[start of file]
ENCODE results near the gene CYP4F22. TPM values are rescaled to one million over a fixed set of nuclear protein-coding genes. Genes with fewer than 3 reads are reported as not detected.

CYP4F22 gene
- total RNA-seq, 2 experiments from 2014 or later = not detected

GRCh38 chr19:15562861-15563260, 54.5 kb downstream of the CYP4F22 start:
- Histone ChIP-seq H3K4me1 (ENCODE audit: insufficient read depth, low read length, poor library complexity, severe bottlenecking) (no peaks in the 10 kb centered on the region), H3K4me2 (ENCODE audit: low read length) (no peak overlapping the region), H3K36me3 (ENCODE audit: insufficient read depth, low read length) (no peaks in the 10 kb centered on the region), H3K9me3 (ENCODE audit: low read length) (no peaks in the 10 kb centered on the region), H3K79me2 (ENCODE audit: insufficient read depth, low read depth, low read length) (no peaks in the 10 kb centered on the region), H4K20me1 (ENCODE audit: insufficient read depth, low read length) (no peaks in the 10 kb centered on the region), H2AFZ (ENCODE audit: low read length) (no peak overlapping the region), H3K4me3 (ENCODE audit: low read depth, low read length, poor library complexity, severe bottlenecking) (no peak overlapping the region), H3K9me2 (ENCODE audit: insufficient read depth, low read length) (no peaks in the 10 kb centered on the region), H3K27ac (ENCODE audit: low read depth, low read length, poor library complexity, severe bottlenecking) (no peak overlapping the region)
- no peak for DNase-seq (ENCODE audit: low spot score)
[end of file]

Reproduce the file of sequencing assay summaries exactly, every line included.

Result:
ENCODE results near the gene CYP4F22. TPM values are rescaled to one million over a fixed set of nuclear protein-coding genes. Genes with fewer than 3 reads are reported as not detected.

CYP4F22 gene
- total RNA-seq, 2 experiments from 2014 or later = not detected

GRCh38 chr19:15562861-15563260, 54.5 kb downstream of the CYP4F22 start:
- Histone ChIP-seq H3K4me1 (ENCODE audit: insufficient read depth, low read length, poor library complexity, severe bottlenecking) (no peaks in the 10 kb centered on the region), H3K4me2 (ENCODE audit: low read length) (no peak overlapping the region), H3K36me3 (ENCODE audit: insufficient read depth, low read length) (no peaks in the 10 kb centered on the region), H3K9me3 (ENCODE audit: low read length) (no peaks in the 10 kb centered on the region), H3K79me2 (ENCODE audit: insufficient read depth, low read depth, low read length) (no peaks in the 10 kb centered on the region), H4K20me1 (ENCODE audit: insufficient read depth, low read length) (no peaks in the 10 kb centered on the region), H2AFZ (ENCODE audit: low read length) (no peak overlapping the region), H3K4me3 (ENCODE audit: low read depth, low read length, poor library complexity, severe bottlenecking) (no peak overlapping the region), H3K9me2 (ENCODE audit: insufficient read depth, low read length) (no peaks in the 10 kb centered on the region), H3K27ac (ENCODE audit: low read depth, low read length, poor library complexity, severe bottlenecking) (no peak overlapping the region)
- no peak for DNase-seq (ENCODE audit: low spot score)